By: Alyssa Kaiser
The world of campaign finance exploded after the Supreme Court’s 2010 decision, Citizens United v. FEC. This decision greatly impacted elections on the national stage and critics raised concerns about the ability of those with the financial means to buy elections. There are also fears about the impact of the decision on elections going forward. States struggle with similar issues in campaign finance, with concerns of “pay to play” politics controlling the District elections. The District of Columbia has important decisions to make going forward if it wants to restore confidence in its elections.
Violations of campaign finance laws in the District are evident; in the past 40 years, two of seven mayors have suffered major scandals. When considering the relative power that is at stake in the D.C. elections, it is important to note that D.C. politics take on a different nature than other municipalities. As the capital of the United States, the District government acts more like a state government, with the mayor essentially acting as the governor and the Council as the main legislative body for more than 600,000 people. These officials are tasked with protecting the interests of the municipality from the national interests at play in Congress. The heightened responsibility adds additional importance to elected officials and an increased desire to become part of the local government, leading to competitive elections. In order to be competitive, a candidate must raise a significant amount of money. However, where this money comes from is a concern and may have an important impact on a candidate’s behavior.
Before the 2016 summer recess, bills were brought before the D.C. Council in order to reform campaign finance. The bills focused on cracking down on the “pay to play” culture of the District, where businesses and developers make large campaign donations to hopeful candidates in return for tax breaks and contracts after they are elected. The large donations create problems for elected officials; the public wonders if the contracts are truly needed with the businesses or developers and other contractors in the industry wonder if they can compete if they did not give a large campaign donation, especially when their competition did. This is not the level of confidence that we want to have in our government officials. The perception of corruption, and perhaps the reality of the situation, exists.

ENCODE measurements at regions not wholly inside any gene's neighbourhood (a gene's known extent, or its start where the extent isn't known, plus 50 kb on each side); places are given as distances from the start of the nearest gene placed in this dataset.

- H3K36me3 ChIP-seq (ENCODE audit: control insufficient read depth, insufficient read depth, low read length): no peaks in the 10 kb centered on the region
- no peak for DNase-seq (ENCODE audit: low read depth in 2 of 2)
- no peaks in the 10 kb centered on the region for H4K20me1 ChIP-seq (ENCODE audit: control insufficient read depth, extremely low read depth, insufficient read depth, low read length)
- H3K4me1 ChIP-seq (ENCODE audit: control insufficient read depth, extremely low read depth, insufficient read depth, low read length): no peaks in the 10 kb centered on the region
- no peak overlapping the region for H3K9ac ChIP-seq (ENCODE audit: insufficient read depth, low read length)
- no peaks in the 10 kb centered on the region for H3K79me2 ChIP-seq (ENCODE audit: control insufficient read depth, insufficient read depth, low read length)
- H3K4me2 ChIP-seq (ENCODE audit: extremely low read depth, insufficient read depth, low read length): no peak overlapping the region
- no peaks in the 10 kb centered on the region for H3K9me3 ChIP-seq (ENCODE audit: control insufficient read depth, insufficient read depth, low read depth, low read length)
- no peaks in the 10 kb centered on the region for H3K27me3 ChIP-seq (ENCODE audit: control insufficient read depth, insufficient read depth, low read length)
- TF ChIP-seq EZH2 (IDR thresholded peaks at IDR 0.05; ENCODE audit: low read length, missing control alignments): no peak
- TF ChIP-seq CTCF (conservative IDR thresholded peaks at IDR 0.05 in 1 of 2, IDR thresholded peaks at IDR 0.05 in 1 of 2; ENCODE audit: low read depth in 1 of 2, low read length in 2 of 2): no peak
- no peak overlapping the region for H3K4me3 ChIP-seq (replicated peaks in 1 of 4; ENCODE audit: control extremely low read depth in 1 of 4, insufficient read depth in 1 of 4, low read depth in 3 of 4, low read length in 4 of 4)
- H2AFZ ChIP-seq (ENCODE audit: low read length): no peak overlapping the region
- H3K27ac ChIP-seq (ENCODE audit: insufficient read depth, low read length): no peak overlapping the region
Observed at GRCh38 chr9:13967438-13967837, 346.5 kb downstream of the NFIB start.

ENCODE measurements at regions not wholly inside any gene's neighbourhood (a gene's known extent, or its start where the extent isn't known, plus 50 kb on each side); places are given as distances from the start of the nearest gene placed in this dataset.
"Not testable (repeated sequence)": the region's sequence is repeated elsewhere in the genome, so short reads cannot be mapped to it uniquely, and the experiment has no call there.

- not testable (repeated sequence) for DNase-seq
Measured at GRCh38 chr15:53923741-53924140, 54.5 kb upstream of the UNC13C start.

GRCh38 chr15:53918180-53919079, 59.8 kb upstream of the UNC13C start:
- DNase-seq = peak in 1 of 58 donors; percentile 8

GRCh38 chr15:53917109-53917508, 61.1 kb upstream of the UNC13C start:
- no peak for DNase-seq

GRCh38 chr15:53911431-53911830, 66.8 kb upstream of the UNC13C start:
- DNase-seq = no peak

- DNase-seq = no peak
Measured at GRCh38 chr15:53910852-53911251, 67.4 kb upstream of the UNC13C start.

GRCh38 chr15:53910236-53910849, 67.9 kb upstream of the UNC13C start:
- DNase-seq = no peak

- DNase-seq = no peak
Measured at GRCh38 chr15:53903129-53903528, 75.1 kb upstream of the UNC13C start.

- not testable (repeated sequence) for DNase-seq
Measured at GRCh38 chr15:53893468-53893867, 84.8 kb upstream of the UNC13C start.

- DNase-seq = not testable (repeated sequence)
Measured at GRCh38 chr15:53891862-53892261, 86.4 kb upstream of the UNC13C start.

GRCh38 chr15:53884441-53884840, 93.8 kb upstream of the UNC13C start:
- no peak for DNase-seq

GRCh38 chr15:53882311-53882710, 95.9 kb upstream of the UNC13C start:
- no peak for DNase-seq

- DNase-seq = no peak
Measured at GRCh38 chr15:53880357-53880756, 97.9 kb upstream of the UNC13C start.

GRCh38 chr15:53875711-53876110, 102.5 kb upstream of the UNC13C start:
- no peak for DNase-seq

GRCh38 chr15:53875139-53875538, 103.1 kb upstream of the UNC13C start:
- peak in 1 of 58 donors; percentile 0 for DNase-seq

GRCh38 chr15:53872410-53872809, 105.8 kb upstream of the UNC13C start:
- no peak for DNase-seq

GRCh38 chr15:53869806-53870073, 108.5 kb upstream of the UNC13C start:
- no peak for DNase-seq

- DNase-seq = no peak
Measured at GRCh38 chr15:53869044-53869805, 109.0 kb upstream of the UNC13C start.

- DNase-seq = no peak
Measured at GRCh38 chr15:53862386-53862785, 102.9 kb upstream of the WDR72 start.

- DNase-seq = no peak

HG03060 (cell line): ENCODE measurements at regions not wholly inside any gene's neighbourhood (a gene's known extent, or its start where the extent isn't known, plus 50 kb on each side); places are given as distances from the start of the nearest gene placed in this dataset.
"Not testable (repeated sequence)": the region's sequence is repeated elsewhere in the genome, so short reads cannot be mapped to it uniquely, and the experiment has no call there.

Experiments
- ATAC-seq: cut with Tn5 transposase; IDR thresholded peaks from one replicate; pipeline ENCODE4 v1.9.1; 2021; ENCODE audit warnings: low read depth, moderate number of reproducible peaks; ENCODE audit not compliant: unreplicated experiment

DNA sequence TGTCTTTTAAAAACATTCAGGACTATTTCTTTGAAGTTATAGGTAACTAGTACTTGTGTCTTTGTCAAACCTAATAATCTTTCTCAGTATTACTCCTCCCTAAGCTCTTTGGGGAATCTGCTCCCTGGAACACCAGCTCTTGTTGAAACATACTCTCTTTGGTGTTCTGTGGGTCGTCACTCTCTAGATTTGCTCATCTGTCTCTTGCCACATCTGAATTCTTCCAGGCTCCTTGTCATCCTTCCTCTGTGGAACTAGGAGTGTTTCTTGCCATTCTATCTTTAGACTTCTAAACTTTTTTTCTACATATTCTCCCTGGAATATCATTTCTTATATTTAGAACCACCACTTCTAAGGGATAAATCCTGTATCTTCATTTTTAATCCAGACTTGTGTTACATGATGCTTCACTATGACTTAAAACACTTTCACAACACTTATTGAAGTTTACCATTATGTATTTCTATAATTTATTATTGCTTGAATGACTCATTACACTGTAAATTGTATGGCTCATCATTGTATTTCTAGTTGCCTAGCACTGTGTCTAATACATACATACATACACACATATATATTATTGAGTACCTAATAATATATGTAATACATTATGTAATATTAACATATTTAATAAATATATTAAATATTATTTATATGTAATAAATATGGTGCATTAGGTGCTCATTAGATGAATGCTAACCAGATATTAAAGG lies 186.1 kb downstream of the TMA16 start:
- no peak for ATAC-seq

Some defend the current campaign finance laws, essentially stating that the laws are effective because those that have violated them have lost their committees or even gone to jail. There is also concern that if more restrictions are imposed on candidates, then they will have to spend more time raising money rather than speaking to constituents or performing their role on the Council if they are an incumbent.
Others propose even more drastic measures that will cut the corruption out of the election process. They suggest simply taking away the power of the Council to decide contracts over one million dollars and leave this decision solely to the mayor. This takes away the ability for the Council to become corrupt or bias due to campaign contributions. Additionally, businesses should be limited to one campaign contribution. Another area of concern centers on the effectiveness of the District’s Office of Campaign Finance (OCF). If the OCF cannot manage the laws as they are now, it will do no good to add additional laws later. Perhaps another route is to impose higher fines for violations along with more disclosure requirements.
If the overhaul to the District’s campaign finance occurs, there will be a shortage of money in campaigns. A solution to this is creating a system of public financing for campaigns. Under the proposed bill, a candidate would receive a matched contribution of 2 to 1 before their name is on the ballot and 5 to 1 after securing a spot on the ballot. This method would allow for candidates from all backgrounds to run for office. Less time will be spent talking to large donors, and more time spent talking to many small donors, with the same fundraising effect. It seems as though the District is ready to take major steps in the area of reforming campaign finance, and given the complex nature of the District, it will be interesting to see how the Council decides to proceed. Reform in D.C. campaign finance is certainly an area to watch, as it will be interesting to see if those in office decide to change the very the campaign finance method by which they were elected.